The teacher becomes an object of Twin’s irony because his strictness and severeness towards children is caused by his unsatisfied ambition, so he invents and practice a sort of revenge.
The master, Mr. Dobbins, had reached middle age with an unsatisfied ambition. The darling of his desires was, to be a doctor, but poverty had decreed that he should be nothing higher than a village schoolmaster. Every day he took a mysterious book out of his desk and absorbed himself in it at times when no classes were reciting. He kept that book under lock and key. There was not an urchin in school but was perishing to have a glimpse of it, but the chance never came. Every boy and girl had a theory about the nature of that book; but no two theories were alike, and there was no way of getting at the facts in the case.
Tom Sawyer’s irony may be a sign of his friendliness as in the following example.
"Tom Sawyer, you are just as mean as you can be, to sneak up on a person and look at what they're looking at."
"How could I know you was looking at anything?"
"You ought to be ashamed of yourself, Tom Sawyer; you know you're going to tell on me, and oh, what shall I do, what shall I do! I'll be whipped, and I never was whipped in school."
The tyranny of adults towards kids is quite often made fun of, as the latter seem to be more quick-minded than the former ones.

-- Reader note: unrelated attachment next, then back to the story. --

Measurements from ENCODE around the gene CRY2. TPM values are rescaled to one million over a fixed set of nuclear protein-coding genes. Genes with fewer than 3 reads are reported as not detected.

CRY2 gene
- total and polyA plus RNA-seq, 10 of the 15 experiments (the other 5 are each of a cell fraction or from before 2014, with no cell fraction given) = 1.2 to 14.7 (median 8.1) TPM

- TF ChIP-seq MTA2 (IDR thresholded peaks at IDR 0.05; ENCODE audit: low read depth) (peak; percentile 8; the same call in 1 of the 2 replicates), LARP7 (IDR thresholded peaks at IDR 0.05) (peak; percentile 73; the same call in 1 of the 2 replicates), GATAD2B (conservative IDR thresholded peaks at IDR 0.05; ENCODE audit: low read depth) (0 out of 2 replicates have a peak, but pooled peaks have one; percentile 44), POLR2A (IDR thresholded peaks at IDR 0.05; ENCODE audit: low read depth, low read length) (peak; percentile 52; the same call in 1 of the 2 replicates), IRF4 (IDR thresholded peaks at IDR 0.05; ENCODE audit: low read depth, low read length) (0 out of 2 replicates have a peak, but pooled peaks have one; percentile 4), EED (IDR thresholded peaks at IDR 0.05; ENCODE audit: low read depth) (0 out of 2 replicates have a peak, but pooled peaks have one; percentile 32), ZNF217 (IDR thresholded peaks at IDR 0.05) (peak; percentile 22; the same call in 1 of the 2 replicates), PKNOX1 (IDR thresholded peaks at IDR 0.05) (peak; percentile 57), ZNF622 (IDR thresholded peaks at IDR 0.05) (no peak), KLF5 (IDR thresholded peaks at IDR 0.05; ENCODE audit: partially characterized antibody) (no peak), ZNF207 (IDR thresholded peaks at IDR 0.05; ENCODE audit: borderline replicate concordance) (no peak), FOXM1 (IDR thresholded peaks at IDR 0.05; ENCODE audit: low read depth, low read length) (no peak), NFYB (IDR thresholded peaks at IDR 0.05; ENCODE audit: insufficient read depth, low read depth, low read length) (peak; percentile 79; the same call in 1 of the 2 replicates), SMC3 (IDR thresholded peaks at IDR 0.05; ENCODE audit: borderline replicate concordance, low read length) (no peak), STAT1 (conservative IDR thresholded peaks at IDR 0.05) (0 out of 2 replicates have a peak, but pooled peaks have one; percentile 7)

As the great day approached, all the tyranny that was in him came to the surface; he seemed to take a vindictive pleasure in punishing the least shortcomings. The consequence was, that the smaller boys spent their days in terror and suffering and their nights in plotting revenge. They threw away no opportunity to do the master a mischief. But he kept ahead all the time. The retribution that followed every vengeful success was so sweeping and majestic that the boys always retired from the field badly worsted. At last they conspired together and hit upon a plan that promised a dazzling victory.
Twain likes children and is ready to forgive their little mischief and disobedience since without them life would seem terribly boring.
"Now, that's something LIKE! Why, it's a million times bullier than pirating. I'll stick to the widder till I rot, Tom; and if I git to be a reg'lar ripper of a robber, and everybody talking 'bout it, I reckon she'll be proud she snaked me in out of the wet."
Pun is also used for humorous effect, were advantage is not given to the adults devoid of fantasy.
He felt much as an astronomer feels who has discovered a new planet-no doubt, as far as strong, deep, unalloyed pleasure is concerned, the advantage was with the boy, not the astronomer.
Oxymoron is a good way to capture the reader’s attention as well.
At this dark and hopeless moment an inspiration burst upon him! Nothing less than a great, magnificent inspiration.